Joseph Kony 2012 Campaign Now Fastest Growing Viral Video In History
"Kony 2012," a 30-minute documentary produced by Invisible Children, hit YouTube on March 5. Six days later, amid controversy regarding the claims made in the video about Joseph Kony and the nonprofit's methods, over 100 million people have seen "Kony 2012," which makes it the most successful viral video in Internet history. Reuters

A little over two weeks ago, a non-profit group called Invisible Children uploaded a 30-minute documentary to Vimeo about Joseph Kony, a Ugandan rebel leader accused of using child soldiers, under the name Kony 2012.

Last Monday, Invisible Children uploaded the full documentary to YouTube. One week later, it had achieved over 100 millions views, becoming the fastest growing video campaign, and most viral video, in online history.

'Kony 2012' Explodes Online

According to Visible Measures, which has been tracking the Kony 2012 campaign's progress, Invisible Children posted the full 30-documentary on Joseph Kony at 3:00 p.m. on March 5, 2012.

Roughly 13 hours later, in the early hours of March 6, the first video response to the group's campaign was posted, meaning a reiteration of the campaign that was not just a repost of the video.

By the morning of March 8, 200 clips from the documentary had been posted by users on YouTube, with an average runtime of over six minutes. 70 million people had viewed the video, many of them posting clips on their Facebook profiles or tweeting links to the documentary.

By March 12, roughly 112 million people had viewed Invisible Children's video, with thousands more retweeting it as the data came in.

Crunching the Numbers

To give a little comparison to how fast this viral campaign has grown, Visible Measures compared the Joseph Kony 2012 campaign's success with other viral hits, from social campaigns like Evian's Live Young to the Charlie Bit My Finger Again video and Justin Bieber's music video for Baby.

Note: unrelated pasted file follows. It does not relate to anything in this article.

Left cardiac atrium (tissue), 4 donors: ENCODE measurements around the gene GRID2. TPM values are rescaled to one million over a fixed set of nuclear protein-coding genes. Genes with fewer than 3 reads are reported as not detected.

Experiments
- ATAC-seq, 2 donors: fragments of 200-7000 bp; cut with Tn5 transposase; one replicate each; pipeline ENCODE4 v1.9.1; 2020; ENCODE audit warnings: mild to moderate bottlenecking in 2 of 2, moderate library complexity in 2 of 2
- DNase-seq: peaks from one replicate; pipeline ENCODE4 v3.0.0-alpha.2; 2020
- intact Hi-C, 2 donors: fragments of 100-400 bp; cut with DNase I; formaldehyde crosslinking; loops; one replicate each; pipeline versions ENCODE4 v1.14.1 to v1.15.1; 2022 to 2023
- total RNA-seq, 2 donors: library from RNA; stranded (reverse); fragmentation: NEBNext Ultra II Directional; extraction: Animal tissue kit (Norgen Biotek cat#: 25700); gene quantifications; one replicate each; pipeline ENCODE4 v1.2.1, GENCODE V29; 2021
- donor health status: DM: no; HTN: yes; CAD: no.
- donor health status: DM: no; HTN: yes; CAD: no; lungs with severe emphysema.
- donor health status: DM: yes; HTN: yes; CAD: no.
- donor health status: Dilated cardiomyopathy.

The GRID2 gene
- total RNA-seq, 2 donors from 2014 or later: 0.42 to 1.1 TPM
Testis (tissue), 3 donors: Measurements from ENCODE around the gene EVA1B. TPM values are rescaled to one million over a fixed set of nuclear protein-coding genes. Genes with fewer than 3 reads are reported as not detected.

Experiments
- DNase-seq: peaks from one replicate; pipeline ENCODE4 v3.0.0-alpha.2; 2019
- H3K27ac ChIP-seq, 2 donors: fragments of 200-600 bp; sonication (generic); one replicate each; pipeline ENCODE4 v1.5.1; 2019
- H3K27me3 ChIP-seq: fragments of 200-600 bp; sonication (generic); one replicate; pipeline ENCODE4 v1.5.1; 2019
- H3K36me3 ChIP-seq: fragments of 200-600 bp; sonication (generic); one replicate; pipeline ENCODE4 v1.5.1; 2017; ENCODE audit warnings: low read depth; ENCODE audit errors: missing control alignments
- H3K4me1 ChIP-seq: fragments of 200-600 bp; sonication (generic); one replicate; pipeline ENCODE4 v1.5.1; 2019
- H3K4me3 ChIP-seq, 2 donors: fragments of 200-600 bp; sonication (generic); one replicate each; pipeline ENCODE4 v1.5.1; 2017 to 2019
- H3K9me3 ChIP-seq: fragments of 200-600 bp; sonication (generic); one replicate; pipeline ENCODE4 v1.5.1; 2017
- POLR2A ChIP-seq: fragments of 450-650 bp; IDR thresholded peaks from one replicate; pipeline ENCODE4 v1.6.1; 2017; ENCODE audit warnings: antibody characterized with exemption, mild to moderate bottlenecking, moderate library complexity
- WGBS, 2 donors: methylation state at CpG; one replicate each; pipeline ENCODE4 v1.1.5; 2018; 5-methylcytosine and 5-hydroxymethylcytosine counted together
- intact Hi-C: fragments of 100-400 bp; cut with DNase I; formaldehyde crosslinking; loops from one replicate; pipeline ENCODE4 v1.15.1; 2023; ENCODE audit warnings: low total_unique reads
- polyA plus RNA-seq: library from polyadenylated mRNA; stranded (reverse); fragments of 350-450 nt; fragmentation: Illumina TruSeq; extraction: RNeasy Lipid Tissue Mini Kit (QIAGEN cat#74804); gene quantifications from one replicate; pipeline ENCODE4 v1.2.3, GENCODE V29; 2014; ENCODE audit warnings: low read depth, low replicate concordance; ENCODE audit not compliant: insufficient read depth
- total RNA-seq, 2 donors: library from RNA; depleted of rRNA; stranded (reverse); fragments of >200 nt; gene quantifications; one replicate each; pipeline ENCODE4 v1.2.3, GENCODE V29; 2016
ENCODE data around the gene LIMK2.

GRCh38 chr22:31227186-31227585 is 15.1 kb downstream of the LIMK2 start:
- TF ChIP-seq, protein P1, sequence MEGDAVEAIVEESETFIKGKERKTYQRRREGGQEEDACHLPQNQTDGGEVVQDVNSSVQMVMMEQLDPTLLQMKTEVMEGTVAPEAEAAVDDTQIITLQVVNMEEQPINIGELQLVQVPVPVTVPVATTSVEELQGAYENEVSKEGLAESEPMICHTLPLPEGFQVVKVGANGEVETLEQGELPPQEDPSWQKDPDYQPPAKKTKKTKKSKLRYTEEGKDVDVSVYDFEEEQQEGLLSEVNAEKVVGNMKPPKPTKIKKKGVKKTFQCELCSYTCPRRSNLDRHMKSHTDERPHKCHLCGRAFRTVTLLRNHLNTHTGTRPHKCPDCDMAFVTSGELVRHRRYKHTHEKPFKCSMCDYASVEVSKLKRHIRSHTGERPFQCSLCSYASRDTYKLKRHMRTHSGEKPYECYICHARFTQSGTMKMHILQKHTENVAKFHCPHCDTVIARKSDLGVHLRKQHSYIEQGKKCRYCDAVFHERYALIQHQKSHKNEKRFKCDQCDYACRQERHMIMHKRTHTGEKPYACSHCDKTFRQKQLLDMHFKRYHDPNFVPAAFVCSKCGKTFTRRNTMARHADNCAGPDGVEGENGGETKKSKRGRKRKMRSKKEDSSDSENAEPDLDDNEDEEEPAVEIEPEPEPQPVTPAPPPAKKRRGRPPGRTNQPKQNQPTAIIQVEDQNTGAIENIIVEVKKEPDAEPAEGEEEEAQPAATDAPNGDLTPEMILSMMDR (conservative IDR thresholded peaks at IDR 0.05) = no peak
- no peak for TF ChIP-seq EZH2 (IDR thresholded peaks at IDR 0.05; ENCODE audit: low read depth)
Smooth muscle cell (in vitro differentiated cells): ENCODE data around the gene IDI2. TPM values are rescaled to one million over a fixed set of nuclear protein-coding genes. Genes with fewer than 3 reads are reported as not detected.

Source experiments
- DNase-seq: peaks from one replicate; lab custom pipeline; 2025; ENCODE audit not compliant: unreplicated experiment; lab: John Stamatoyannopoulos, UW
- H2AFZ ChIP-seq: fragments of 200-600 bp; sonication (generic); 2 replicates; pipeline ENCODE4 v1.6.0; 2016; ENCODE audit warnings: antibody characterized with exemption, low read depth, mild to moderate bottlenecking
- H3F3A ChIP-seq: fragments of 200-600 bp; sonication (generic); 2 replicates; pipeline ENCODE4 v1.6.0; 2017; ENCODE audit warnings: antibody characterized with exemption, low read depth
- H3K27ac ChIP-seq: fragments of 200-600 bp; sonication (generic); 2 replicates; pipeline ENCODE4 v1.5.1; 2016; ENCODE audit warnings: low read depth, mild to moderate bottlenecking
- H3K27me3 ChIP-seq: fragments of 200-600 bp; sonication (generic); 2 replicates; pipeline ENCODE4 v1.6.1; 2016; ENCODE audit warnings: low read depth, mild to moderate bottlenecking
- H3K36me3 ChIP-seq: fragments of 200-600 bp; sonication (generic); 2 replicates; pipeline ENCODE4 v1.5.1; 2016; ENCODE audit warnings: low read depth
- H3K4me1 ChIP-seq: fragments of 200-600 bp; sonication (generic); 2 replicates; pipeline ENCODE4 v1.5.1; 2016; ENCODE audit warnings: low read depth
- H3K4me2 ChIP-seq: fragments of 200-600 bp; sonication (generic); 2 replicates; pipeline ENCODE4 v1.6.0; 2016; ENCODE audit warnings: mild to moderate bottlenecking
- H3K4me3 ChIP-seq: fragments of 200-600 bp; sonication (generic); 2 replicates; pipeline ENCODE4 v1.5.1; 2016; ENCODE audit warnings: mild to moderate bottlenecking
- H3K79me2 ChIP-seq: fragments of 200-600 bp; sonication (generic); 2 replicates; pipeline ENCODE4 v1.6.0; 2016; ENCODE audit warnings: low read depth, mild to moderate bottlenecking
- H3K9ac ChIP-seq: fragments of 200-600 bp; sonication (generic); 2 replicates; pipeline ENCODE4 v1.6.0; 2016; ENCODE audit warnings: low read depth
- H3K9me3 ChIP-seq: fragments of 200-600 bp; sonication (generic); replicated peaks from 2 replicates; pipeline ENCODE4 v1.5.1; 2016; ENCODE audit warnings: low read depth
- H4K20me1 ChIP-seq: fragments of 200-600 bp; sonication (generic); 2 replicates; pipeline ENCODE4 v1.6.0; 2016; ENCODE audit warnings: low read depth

The idea was to compare how fast the Kony video grew, achieving over 100 million views six days after going viral, with the heaviest hitters out there. The results were uncontested: Kony 2012 had broken all the records.

Susan Boyle's audition from Britain's Got Talent, before now the undisputed champion for fastest growing viral video, took nine days to top 100 million views.

Lady Gaga's music video for Bad Romance took 18 days, while Rebecca Black's infamous Friday video took 45. Even Bieber's Baby, which currently has just over one billion views for all the videos posted from it on YouTube, took 56 days to get over 100 million after going viral.

To measure each video campaign's growth and how fast it went viral, Visible Measures included both the original post and the video response clips posted by audiences.

The documentary posted by Invisible Children currently has 74 million views on YouTube. The remaining 38 million have come from the 750+ clips users have uploaded since.

Too Much Attention, Too Little Effect?

The Kony 2012 video begins with the slogan, Nothing Is More Powerful Than An Idea, and filmmaker Jason Russell, who made the video for Invisible Children, took that message to heart.

He targeted celebrities and policy makers like Oprah Winfrey and Angelina Jolie to promote the video, likely a tremendous part of its success. Since then, The Weinstein Company has contacted Russell to buy the film.

Even as the video reach grows exponentially, however, viewers in Uganda and around the world have had decidedly mixed reactions to the documentary.

Critics on the too little, too late side point out that much of the armed conflict occurred several years ago, that Kony may no longer be in Uganda, and that the atrocities committed by the country's own military reportedly match those of the rebel forces.

Others, meanwhile, have expressed their concern that the documentary calls for intervening by force rather than helping Ugandans solve the problem themselves, even as it paints a simplified picture of what is actually happening on the ground.

Russell, in an interview with Reuters last week, insists that the Invisible Children documentary is meant as a kick-start, and admits that it paints the issues involved with a wide brush.

It definitely oversimplifies the issue, he said. This video is not the answer, it's just the gateway into the conversation. And we made it quick and oversimplified on purpose.

We are proud that it is simple, he added. We like that. And we want you to keep investigating, we want you to read the history.

Russell also rejected the idea that the Kony 2012 video promotes a colonialist interpretation of the situation in Uganda, and advocates direct intervention.

We don't think Americans should be the world police, that is not what we are advocating, he said. We want to continue to put pressure on the policy makers, on the [U.S.] President to keep really hyper-focused on this issue.

Russell has announced that Invisible Children will be launching a new video, a ten-minute response to criticisms of the organization and its original post, sometime later on Monday.